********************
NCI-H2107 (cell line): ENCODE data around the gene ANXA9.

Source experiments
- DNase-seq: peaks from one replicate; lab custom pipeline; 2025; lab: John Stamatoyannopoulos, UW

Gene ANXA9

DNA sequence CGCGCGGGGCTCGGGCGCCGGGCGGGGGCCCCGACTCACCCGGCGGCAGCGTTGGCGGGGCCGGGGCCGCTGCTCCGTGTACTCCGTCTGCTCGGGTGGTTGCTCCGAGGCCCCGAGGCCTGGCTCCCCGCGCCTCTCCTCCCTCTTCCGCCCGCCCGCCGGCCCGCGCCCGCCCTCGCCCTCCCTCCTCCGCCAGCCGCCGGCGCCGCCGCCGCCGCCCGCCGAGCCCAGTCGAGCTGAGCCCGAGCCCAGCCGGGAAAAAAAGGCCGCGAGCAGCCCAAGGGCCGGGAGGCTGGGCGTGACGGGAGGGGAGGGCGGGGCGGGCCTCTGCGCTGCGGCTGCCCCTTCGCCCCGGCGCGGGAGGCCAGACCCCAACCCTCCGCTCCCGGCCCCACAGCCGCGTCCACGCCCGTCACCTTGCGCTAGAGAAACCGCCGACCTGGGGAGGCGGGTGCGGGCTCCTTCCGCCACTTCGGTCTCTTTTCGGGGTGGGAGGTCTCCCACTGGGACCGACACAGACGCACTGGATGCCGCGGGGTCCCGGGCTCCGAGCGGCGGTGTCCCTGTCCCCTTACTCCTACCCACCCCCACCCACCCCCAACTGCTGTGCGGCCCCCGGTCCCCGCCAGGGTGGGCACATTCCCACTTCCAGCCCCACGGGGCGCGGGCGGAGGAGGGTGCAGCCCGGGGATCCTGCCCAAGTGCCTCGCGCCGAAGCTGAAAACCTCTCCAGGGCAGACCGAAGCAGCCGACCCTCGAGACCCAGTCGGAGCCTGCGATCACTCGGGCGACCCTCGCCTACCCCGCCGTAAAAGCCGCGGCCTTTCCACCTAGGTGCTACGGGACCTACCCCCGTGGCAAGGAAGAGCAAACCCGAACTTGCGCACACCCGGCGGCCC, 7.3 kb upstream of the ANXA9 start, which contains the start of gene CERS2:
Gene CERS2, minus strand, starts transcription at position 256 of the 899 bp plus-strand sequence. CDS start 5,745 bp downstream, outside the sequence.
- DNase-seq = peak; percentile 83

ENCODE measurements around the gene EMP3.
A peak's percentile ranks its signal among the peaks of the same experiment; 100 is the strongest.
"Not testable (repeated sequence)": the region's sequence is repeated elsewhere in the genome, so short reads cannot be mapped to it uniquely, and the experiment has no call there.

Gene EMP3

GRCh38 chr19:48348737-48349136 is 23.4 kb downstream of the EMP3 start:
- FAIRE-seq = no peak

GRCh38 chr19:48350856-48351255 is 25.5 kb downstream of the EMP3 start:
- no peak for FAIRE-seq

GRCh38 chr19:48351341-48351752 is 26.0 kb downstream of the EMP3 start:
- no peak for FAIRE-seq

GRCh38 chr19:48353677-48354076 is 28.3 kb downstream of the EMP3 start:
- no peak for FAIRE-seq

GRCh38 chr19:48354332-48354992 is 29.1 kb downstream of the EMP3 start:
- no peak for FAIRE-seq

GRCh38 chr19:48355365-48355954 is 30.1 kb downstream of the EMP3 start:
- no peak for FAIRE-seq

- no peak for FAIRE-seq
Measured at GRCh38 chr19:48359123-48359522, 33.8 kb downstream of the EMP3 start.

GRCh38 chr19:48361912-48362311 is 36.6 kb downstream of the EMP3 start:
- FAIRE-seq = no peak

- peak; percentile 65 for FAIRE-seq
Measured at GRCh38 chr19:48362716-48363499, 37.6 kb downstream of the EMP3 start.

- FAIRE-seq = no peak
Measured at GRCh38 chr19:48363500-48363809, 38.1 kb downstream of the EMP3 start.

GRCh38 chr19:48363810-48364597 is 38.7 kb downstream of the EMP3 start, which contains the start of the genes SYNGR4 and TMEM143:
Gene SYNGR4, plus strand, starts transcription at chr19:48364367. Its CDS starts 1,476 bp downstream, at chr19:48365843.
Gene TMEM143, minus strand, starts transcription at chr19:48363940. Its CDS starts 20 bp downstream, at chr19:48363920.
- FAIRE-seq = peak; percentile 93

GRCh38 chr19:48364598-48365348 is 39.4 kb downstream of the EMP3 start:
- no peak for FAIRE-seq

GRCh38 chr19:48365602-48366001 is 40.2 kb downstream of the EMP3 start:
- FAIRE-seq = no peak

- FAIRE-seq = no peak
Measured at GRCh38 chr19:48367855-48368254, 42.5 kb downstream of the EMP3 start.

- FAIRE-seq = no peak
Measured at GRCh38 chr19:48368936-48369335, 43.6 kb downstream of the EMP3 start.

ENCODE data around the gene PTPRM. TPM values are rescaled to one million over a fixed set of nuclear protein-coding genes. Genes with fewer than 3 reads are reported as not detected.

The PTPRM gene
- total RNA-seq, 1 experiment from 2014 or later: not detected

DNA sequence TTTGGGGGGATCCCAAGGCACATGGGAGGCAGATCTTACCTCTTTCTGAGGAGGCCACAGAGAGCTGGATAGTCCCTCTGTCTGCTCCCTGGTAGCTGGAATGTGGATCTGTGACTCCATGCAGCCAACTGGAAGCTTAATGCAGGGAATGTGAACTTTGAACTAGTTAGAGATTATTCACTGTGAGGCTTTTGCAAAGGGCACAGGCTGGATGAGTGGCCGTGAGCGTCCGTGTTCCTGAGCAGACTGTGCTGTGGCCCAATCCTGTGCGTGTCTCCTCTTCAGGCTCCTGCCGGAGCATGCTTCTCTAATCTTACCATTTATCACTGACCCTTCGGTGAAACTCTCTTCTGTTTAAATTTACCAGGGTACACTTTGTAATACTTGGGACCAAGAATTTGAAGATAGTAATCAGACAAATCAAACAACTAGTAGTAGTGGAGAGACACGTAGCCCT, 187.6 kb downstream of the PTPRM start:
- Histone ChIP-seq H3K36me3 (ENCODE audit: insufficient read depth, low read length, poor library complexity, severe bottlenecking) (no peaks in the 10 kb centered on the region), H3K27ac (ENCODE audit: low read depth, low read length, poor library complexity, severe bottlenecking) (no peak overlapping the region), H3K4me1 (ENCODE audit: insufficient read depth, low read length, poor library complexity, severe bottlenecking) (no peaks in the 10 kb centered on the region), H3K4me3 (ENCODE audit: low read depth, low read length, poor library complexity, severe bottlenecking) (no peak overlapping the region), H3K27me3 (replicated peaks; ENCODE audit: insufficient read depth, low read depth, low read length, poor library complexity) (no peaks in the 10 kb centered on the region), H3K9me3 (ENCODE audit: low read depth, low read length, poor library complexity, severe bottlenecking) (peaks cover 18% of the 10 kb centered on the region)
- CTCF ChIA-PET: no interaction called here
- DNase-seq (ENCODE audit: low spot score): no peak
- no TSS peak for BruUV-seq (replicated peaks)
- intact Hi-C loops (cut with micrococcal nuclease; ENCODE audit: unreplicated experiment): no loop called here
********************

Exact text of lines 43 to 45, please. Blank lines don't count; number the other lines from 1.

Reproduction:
Measured at GRCh38 chr19:48368936-48369335, 43.6 kb downstream of the EMP3 start.

ENCODE data around the gene PTPRM. TPM values are rescaled to one million over a fixed set of nuclear protein-coding genes. Genes with fewer than 3 reads are reported as not detected.

The PTPRM gene